Peregrine no longer bankrupt

Peregrine Systems Inc. has emerged from Chapter 11 bankruptcy and plans a renewed push into the federal market.

The company specializes in consolidated asset and services management software, which agency managers use to track equipment and make service decisions based on current information. Peregrine officials pitch the software to government agencies as a tool to consolidate technology assets and use the best commercial practices.

U.S. Bankruptcy Court for the District of Delaware confirmed Peregrine's plan of reorganization July 18, and it became effective today. The company named a new seven-member board of directors.

Debts drove Peregrine to file for bankruptcy last September, after the company restated 11 quarters of revenue, reducing a claimed $1.34 billion in sales to $831 million. Peregrine reached a settlement with the Securities and Exchange Committee in June, agreeing to institute internal controls. SEC decided in July not to seek financial penalties.

With the emergence from bankruptcy, Peregrine officials plan to take the company in new directions in the government market.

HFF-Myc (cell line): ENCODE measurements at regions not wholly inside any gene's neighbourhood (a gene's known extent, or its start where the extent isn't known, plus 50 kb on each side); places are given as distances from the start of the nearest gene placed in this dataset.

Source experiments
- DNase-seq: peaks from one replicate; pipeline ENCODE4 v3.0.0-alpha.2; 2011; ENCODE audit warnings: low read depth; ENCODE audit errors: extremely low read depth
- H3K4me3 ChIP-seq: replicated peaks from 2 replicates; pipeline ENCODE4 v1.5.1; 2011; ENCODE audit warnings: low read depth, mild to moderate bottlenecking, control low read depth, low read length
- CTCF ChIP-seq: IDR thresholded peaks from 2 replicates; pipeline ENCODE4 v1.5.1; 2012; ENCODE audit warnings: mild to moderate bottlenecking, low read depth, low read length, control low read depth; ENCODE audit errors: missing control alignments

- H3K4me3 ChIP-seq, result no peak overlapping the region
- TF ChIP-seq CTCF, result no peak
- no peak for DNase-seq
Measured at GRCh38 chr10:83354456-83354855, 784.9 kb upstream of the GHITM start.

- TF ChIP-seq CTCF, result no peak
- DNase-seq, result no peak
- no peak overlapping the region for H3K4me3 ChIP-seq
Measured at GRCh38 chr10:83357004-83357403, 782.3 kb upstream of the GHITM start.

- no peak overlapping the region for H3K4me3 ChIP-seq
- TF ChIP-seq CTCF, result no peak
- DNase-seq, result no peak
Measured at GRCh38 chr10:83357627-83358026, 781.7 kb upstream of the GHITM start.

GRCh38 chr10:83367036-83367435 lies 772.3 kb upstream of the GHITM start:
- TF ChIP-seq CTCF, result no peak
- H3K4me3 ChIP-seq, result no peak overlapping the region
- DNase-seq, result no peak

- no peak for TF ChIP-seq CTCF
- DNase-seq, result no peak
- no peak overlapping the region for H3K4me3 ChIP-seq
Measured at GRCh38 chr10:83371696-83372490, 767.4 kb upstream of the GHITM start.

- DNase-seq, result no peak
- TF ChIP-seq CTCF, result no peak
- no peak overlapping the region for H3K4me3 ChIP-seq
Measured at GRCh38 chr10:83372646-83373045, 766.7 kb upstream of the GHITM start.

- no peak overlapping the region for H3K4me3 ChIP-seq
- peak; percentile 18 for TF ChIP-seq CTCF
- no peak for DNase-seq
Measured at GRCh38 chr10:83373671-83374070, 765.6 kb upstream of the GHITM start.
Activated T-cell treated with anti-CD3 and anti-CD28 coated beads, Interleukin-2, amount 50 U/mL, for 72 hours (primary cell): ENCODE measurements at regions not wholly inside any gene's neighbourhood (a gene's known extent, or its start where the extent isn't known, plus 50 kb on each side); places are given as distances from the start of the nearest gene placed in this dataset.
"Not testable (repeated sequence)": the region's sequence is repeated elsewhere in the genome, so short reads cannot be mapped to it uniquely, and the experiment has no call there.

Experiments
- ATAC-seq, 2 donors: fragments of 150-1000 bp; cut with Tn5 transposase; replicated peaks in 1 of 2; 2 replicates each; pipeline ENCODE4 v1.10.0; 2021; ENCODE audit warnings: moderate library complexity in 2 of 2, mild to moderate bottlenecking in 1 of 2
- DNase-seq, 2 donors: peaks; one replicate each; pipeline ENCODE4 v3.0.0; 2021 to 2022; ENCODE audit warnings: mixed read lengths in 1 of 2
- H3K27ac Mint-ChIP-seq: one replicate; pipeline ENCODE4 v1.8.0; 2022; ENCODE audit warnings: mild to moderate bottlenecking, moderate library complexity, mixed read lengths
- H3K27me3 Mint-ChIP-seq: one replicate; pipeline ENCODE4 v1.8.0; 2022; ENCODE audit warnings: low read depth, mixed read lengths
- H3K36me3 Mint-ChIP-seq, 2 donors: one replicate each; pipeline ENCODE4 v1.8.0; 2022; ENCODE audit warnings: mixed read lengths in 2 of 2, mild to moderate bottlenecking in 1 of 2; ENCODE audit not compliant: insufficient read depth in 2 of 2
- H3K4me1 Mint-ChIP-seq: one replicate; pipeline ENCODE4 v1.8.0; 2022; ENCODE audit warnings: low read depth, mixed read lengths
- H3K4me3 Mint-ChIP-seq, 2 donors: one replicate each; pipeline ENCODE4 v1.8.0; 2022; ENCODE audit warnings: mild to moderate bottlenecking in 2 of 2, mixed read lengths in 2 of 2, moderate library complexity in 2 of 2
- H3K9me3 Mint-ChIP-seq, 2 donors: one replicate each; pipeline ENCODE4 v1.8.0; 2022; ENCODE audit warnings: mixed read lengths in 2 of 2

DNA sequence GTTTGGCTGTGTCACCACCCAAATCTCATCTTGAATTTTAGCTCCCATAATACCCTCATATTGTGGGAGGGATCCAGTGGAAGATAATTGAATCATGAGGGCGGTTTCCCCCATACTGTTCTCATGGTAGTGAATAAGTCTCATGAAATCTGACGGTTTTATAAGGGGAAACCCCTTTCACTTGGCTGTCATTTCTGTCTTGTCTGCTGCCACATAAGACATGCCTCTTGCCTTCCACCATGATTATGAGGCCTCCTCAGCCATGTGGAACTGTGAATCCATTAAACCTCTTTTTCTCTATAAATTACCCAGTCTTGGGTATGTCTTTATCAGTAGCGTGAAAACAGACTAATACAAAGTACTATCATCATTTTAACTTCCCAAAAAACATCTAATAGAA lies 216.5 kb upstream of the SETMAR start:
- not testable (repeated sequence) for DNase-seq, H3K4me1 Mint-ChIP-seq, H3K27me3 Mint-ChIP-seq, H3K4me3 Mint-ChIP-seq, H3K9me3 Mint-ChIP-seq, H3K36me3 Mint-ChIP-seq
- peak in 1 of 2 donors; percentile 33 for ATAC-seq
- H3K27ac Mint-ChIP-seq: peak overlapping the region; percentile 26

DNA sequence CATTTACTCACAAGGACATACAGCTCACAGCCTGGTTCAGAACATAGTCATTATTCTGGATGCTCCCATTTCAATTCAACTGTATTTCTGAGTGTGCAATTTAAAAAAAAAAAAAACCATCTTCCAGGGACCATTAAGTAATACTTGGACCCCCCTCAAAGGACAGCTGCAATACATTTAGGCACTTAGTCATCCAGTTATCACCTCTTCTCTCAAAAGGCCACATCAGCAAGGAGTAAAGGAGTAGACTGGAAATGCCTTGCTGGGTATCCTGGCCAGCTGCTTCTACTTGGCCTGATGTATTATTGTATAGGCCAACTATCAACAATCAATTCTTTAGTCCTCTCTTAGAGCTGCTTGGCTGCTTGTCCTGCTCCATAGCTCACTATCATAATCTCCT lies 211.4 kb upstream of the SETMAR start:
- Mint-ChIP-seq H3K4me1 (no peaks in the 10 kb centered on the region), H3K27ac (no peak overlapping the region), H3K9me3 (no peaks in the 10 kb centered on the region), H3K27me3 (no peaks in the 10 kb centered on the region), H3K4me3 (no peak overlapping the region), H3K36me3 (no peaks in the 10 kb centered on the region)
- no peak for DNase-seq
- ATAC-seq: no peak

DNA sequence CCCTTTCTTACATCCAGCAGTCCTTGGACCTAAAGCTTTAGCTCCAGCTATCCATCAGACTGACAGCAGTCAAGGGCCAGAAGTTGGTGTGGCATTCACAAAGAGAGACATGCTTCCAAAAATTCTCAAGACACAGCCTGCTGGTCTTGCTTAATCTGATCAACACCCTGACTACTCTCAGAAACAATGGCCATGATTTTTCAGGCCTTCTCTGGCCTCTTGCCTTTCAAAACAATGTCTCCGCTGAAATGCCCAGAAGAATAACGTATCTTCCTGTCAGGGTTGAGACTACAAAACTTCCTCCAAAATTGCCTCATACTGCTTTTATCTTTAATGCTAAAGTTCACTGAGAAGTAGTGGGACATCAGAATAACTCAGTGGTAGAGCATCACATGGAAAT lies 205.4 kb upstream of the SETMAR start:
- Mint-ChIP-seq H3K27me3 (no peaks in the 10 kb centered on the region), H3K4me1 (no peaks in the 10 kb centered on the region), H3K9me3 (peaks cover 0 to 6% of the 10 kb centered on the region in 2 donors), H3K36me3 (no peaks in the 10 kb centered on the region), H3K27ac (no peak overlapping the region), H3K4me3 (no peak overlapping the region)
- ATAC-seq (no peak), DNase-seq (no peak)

"We're going to become more aggressive," said Gary Greenfield, who was named chief executive officer last year. "In the past year, it's always been 'Peregrine does this' with a star next to it [to indicate] that it's in bankruptcy. We're a much stronger company than we were a year ago."

The Bush administration's emphasis on applying commercial practices to government and data sharing plays to Peregrine's strengths, Greenfield said.

"Certainly homeland security has created a focal point for many organizations coming together into a single entity," he said. "But what has really changed in government is to start having some of the same initiatives that commercial businesses are having. There's interconnection between [agencies], and even within agencies."

Greenfield attributed the bankruptcy to the company's overspending in recent years. "It got ahead of itself," he said. "It's very simple. You've got to know where the return was going to come from. The company was spending too much."

SEC documents tell a darker story. In June, regulators formally accused Peregrine of illegal transactions in which the company would book sales to resellers with the tacit understanding that the resellers were not obligated to pay. Peregrine did this when it needed revenue on the books to meet its forecasts, SEC officials alleged.

SEC also accused the company of taking part in sales in which it essentially bought its own software on behalf of customers and routinely kept the books open past the end of a quarter to record sales for that period.


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